The Washington Times - March 13, 2008, 07:43PM
Washington Archbishop Donald Wuerl

Archbishop Donald W. Wuerl of the Archdiocese of Washington discusses Pope Benedict XVI’s upcoming U.S. visit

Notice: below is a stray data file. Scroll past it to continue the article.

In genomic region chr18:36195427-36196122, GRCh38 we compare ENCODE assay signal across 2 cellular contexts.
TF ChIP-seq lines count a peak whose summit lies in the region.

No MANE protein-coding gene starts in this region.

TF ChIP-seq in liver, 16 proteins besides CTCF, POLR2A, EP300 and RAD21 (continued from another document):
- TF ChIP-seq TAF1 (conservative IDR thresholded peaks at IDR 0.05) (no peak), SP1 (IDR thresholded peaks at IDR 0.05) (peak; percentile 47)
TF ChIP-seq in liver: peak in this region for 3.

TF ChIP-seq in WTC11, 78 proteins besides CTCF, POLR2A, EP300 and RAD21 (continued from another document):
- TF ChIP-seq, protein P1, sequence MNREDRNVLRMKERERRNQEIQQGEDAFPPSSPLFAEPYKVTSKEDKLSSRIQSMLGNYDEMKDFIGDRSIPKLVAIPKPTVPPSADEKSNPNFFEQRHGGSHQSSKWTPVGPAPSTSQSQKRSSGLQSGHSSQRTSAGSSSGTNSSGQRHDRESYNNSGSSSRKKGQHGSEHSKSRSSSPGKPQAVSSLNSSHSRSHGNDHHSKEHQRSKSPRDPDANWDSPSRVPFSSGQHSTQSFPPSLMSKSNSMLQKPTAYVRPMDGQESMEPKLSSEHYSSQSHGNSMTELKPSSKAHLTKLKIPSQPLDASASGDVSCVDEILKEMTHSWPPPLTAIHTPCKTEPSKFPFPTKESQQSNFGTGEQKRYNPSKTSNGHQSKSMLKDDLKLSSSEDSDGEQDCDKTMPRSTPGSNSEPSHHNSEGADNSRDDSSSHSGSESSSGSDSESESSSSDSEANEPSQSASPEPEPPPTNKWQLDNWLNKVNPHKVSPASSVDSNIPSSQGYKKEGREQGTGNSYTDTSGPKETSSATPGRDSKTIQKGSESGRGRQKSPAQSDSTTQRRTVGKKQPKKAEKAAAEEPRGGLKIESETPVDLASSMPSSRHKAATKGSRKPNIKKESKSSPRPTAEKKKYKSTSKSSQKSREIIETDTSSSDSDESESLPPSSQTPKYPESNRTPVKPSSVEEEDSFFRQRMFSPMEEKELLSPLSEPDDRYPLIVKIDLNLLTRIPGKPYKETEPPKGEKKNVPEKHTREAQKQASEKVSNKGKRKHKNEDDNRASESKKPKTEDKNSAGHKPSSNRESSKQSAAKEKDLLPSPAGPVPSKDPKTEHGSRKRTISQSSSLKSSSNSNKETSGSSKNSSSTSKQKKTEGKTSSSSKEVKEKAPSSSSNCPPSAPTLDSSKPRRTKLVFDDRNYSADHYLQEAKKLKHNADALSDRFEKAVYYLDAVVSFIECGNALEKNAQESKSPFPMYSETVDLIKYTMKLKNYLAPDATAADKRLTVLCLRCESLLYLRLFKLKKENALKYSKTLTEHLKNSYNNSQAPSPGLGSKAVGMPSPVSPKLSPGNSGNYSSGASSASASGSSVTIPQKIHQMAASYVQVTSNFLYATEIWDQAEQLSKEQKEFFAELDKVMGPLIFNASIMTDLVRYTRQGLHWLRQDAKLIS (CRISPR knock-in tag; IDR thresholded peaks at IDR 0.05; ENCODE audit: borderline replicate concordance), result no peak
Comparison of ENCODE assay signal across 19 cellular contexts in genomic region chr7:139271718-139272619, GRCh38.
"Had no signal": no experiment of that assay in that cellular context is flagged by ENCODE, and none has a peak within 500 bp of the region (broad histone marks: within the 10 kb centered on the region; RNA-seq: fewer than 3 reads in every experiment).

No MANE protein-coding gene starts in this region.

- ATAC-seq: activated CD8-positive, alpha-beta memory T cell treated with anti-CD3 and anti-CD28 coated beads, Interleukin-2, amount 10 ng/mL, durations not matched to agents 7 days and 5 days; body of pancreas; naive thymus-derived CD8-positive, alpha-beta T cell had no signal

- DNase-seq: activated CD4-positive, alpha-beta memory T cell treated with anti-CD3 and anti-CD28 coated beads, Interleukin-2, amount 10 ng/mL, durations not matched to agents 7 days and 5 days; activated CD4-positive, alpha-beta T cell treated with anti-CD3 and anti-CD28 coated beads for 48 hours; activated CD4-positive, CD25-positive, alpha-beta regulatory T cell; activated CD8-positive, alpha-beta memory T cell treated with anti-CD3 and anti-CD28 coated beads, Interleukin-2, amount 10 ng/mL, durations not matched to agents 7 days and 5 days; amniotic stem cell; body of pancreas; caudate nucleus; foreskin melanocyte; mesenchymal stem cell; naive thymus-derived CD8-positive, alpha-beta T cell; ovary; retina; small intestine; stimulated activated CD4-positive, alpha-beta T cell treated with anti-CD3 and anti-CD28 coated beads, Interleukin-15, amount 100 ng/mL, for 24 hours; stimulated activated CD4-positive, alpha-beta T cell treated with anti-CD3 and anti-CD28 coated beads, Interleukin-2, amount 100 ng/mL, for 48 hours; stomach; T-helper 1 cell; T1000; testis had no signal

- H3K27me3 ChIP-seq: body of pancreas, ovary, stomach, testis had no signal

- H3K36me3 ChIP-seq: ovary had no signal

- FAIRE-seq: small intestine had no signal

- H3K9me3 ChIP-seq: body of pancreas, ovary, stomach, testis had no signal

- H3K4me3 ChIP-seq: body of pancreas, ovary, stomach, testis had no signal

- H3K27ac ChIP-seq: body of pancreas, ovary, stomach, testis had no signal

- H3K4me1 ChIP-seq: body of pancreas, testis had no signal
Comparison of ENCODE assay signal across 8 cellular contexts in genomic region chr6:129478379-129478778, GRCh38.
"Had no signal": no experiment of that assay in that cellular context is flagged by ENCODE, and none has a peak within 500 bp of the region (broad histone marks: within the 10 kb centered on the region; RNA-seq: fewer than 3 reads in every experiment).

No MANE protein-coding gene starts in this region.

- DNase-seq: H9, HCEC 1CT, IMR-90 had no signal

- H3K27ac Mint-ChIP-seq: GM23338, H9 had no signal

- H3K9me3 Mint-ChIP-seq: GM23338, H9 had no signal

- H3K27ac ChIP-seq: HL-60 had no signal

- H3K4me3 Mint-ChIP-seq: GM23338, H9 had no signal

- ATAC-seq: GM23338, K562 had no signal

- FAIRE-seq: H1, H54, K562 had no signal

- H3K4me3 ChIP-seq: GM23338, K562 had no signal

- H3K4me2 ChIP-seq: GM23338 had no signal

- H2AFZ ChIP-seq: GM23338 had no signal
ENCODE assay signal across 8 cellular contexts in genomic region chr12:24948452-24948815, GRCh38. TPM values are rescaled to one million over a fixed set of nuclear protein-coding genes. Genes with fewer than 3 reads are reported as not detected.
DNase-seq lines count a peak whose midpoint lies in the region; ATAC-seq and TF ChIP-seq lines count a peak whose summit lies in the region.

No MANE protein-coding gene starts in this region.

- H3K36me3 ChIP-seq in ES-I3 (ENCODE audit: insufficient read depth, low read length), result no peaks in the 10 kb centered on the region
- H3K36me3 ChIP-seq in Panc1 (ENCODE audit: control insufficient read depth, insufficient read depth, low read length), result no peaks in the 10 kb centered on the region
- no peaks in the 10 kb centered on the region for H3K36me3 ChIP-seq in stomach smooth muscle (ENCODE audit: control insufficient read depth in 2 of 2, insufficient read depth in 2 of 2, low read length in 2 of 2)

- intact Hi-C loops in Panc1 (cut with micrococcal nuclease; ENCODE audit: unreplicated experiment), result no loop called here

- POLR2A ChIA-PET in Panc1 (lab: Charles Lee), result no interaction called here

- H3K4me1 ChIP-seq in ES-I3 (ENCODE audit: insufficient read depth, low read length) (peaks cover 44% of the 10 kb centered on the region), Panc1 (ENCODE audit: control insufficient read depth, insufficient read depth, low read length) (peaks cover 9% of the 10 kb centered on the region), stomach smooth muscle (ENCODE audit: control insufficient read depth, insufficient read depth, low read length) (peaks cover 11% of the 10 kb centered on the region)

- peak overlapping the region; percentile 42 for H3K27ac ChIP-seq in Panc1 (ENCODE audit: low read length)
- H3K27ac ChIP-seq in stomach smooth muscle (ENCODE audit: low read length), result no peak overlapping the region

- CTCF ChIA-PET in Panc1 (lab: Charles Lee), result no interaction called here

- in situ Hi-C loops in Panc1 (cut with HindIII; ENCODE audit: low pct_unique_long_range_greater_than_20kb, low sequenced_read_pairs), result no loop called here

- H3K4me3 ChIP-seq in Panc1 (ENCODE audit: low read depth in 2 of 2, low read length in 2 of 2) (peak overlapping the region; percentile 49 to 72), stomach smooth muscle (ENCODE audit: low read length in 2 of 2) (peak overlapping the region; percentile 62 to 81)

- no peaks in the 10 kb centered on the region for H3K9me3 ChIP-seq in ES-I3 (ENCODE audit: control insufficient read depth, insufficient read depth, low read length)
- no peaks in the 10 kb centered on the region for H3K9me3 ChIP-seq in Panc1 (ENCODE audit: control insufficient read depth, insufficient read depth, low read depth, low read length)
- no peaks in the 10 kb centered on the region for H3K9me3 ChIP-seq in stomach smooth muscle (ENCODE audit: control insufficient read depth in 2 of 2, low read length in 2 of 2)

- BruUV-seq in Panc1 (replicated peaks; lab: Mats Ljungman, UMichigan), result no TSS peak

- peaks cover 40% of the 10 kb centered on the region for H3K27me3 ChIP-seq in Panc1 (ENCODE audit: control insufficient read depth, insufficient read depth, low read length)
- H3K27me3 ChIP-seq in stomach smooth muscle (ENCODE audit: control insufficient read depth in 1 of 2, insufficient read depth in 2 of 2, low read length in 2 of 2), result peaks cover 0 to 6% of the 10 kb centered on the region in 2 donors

Video by Christian Fuchs\ \ \ \ \ First, the press conference, which included Archbishop Wuerl and the Most Rev. Timothy Broglio, the new archbishop for the military services. \ \ \ “I expect what he’ll do is confirm us in our faith,” Archbishop Wuerl said when asked what Catholics could expect from this visit. “We’ll hear him try to strengthen us in the faith. That is one of the tasks of Peter. It will be a very spiritual message. He’ll be reminding us there is a spiritual dimension to all of human life.”\ \ \ When asked what sort of person the pope is, Archbishop Wuerl said Americans will experience “a warm, caring, kind person who happens also to be extremely bright, very intelligent and extraordinarily capable.”\ \ \ Archbishop Broglio, who has spent many years in Rome, fleshed out Benedict’s character: A dignified but reserved man who tends to not have guests at meals nor at his daily Mass.\ \ \ “His public schedule is less ambitious than his predecessor,” said the archbishop, referring to the more gregarious John Paul II, “but he maintains his studying, writing and rest.” \ \ \ And his 4 p.m. walk through the papal gardens. \ \ \ As for the April 17 Mass at Nationals Stadium, “Priests from all over the country are coming to concelebrate with the pope,” Archbishop Wuerl admitted, “far more than we anticipated.”\ \ \ Of the 45,000 people who will cram themselves into the stadium, the few non-Catholics in the crowd will include some 20-25 religious leaders from other faiths. \ And then there’s us in the media; archdiocesan spokeswoman Susan Gibbs said officials have gotten 3,600 applications from the media alone — listed on 13 single-spaced pages — for the open air Mass. About one in 20 of those applicants will make it in.\ \ \ “A big chunk of tickets will stay here because we’re the host and we’re doing all the work,” Archbishop Wuerl said. Parishes drew by lottery the stadium seating locations for their members. Tickets won’t be sent out until about two weeks before the Mass, making it harder for them to be sold on eBay.\ \ \ He also described the attitude of the overworked folks at the chancery as “holy exhaustion.” No argument there.\ \ \ When asked what the pope will say to the multitudes who gather to hear him, “I think he will affirm us in the faith. And I think he will challenge us to live it out.”\ \ \ Less than an hour later, he was at the Washington Times building, at a pre-arranged lunch with writers and editors here. The staff here asked him all sorts of questions, ranging from (naturally) the papal trip to immigration, Iraq, Catholic schools and the Internet.\ \ \ We wanted to know how he would help celebrate the pope’s 81st birthday on April 16.\ \ \ “I am trying to find 81 candles,” he joked. There will be a cake, he added, probably presented to the pope during lunch at the papal nunciature on Massachusetts Avenue. \ \ \ He also revealed he will riding about Washington in the famous pope mobile. Not only will there be a parade route near Catholic University in Northeast, but apparently there will be some kind of viewing of the pope as he leaves the White House and returns to the nunciature.\ \ \ I pressed him a bit for details on his movements during the pope’s three days in the District.\ \ \ “The instructions we received from Rome was that, ‘When the pope arrives, you’ll become part of his entourage. That is, don’t expect to get home,’” he joked.\ \ \ — Julia Duin, assistant national editor/religion, The Washington Times